Why Serious Preachers Use Humor
Why Serious Preachers Use Humor
Discernment for light moments with a weighty purpose
I once introduced a sermon story by saying, "I don't like this story." Here is approximately what followed:
Fred Craddock tells of a young pastor visiting an elderly woman in the hospital. The pastor finds the woman to be quite ill, gasping for breath, and obviously nearing the end of her life. In the midst of tubes, bags, and beeping medical machines, the pastor reads Scripture and offers spiritual comfort.
He asks, "Would you like to have prayer before I go?" and the lady whispers a yes.
The pastor says, "What would you like me to pray for today?"
The patient responds, "That I would be healed."
The pastor gulps. He thinks, The poor lady can't accept the inevitable. This is like asking God to vaporize the calories from a dozen Krispy Kremes. She isn't facing reality.The young minister keeps this to himself and begins to intercede, sort of.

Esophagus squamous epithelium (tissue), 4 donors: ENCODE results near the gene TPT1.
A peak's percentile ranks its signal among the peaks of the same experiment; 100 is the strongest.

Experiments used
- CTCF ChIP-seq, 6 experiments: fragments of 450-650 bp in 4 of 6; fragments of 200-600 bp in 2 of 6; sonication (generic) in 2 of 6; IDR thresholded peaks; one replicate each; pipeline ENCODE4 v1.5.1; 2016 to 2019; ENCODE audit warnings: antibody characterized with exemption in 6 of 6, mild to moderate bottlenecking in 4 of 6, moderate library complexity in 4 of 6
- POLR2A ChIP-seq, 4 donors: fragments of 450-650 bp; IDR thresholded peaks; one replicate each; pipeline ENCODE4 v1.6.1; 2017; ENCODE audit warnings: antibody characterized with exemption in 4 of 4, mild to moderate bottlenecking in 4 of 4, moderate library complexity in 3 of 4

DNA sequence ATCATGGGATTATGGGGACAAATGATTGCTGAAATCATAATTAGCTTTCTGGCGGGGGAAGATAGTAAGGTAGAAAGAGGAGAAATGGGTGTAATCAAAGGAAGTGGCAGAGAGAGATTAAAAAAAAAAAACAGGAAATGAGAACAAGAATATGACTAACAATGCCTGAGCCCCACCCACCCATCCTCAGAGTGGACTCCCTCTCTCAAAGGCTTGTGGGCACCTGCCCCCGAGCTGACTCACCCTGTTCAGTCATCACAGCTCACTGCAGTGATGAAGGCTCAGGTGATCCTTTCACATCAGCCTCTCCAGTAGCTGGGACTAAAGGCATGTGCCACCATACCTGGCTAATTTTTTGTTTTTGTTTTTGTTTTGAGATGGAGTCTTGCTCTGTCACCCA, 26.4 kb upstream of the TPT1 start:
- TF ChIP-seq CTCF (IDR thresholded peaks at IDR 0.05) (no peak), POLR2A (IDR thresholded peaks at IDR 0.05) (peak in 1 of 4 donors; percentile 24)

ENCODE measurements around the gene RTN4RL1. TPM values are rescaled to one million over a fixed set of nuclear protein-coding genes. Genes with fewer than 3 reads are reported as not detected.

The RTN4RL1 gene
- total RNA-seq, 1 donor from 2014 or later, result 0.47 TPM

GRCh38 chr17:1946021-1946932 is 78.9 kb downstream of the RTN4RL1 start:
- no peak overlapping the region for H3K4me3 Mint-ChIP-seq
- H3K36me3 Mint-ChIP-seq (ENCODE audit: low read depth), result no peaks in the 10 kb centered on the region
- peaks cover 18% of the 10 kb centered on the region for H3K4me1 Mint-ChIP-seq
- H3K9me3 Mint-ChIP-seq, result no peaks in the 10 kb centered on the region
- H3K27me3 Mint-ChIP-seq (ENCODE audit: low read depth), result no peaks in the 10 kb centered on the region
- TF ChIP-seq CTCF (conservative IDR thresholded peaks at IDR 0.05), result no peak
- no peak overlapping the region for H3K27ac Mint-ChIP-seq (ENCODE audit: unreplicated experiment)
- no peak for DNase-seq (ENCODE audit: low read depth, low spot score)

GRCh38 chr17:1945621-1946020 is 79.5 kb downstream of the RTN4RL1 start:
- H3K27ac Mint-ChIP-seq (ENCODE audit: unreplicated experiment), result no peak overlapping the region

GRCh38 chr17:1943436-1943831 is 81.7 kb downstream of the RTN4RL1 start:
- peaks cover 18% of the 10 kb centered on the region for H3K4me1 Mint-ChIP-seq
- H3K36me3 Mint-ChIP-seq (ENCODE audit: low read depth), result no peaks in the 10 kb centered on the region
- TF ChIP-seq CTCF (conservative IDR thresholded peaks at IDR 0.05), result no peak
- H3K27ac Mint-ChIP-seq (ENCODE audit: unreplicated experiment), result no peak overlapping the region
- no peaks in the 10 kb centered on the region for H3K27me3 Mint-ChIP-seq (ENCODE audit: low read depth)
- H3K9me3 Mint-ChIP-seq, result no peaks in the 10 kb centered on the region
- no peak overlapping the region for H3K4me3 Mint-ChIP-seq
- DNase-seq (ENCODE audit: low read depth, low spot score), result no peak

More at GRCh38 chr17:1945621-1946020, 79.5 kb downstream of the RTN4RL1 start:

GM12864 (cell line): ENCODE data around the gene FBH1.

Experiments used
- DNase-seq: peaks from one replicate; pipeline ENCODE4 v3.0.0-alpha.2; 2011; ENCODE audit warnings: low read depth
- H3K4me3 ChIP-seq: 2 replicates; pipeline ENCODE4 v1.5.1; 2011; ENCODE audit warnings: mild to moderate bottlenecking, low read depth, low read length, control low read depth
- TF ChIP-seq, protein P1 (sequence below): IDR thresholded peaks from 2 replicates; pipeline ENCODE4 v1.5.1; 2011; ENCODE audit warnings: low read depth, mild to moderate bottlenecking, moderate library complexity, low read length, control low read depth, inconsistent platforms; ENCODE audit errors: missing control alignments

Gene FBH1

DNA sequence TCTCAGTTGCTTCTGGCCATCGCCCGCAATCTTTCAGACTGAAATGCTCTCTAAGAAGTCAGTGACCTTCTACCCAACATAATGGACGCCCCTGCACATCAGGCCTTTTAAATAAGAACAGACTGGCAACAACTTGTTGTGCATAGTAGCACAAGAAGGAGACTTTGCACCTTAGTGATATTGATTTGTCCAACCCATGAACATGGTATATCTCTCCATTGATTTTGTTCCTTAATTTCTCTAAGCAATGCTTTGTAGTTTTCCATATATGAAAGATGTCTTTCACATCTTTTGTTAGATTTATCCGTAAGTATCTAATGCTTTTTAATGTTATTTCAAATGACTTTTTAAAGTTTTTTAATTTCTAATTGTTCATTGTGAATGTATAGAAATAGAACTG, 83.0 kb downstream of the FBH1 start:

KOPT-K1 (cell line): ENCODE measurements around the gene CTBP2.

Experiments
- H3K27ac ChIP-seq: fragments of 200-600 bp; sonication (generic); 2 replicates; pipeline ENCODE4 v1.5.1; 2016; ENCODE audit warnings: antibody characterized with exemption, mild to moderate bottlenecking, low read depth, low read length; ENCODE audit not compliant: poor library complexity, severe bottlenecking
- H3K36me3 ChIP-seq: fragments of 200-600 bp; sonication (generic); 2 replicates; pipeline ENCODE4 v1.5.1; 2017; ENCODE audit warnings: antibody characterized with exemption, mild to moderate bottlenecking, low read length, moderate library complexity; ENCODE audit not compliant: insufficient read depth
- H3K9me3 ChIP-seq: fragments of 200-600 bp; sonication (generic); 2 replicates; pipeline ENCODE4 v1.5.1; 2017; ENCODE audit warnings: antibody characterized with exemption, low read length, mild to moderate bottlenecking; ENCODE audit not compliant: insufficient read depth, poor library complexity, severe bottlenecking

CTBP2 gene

"Lord, we pray for your sustaining presence with this sick sister, and if it be your will, we pray she will be restored to health and service. But if it's not your will, we certainly hope she will adjust to her circumstances."
Have you prayed prayers like that? They're safe prayers. They give God a way out, an excuse, just in case the request is not in his will, and he doesn't come through.
Immediately after the pastor puts an amen on this safe prayer, the woman opens her eyes and sits up in bed. Then she throws her feet over the side and stands up.
"I think I'm healed!" she cries.
Before the pastor can react, the woman walks over to the door, pulls it open, and strides down the hospital corridor. The last thing the pastor hears before she disappears are the words "Look at me, look at me. I'm healed."